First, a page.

In my self-directed catechesis, I chose to compare works on the Apostle Paul by Pope Benedict as well as Alain Badiou. Paul, apostle-martyr, experienced a visionary conversion from conservative Judaism to Christianity in the first century of the common era. Badiou, atheist, references Catholic imagery as well as symbolism in his Marxist influenced philosophy. Benedict, … Continue reading PAUL’S EDWARDIAN DANSE


At night the hostel seemed in the middle of nowhere, casually resting against the façade of crumbling Neapolitan cliffs.  As dawn broke I saw visions of stray cats, overflowing dumpsters, scaffolding to abandoned discotheques.  I endured almost three minutes of these images before I arrived at the gate to Virgil’s tomb… Continue reading VIRGIL’S ETIQUETTE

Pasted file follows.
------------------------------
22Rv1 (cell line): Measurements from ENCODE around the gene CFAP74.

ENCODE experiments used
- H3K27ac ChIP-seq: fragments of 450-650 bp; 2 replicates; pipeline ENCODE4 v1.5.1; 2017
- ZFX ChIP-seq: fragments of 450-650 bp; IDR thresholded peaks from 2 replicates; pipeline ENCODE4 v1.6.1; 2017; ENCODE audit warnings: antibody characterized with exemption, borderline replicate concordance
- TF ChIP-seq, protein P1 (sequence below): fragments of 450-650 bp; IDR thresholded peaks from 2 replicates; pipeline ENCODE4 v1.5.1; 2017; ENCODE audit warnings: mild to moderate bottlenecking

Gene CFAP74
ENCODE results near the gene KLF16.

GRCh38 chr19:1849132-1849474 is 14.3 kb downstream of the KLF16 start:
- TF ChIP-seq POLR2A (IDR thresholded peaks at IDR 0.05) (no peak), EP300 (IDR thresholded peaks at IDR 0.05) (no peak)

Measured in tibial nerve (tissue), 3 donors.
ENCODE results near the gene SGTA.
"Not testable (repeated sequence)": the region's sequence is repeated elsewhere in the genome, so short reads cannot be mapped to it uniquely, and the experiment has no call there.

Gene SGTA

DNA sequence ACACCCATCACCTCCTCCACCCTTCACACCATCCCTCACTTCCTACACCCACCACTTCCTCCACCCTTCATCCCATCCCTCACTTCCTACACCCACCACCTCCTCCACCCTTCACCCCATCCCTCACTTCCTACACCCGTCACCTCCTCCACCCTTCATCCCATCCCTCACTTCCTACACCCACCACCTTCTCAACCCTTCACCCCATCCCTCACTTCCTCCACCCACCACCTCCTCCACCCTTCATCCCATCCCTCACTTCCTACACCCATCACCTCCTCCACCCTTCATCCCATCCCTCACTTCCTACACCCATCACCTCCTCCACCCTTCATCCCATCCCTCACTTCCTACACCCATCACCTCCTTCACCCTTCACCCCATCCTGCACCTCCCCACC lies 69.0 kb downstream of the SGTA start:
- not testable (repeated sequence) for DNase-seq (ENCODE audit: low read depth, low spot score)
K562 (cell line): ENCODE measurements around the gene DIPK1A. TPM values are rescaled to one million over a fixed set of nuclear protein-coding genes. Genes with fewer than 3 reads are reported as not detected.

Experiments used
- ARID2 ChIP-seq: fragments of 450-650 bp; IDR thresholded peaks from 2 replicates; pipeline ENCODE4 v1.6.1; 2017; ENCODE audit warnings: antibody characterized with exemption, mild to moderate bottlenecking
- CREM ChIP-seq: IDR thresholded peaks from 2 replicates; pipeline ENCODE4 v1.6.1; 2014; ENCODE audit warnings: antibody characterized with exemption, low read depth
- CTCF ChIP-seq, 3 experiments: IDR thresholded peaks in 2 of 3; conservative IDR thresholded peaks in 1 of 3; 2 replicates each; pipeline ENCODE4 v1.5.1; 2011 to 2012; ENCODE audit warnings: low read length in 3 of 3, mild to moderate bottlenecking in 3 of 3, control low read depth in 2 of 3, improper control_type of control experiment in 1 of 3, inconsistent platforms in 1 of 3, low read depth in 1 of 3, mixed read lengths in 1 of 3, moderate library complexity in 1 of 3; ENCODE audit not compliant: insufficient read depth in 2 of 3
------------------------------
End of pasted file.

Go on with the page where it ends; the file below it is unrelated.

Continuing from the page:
I never thought much about Berlin until the academic world failed me (or I failed it).  Up to that point, we—the academic world as well as I—had a relationship that others could loosely define as sadomasochistic: I thought that I could get to the core of it despite any rejection; academics had often blurred the … Continue reading THE COUCH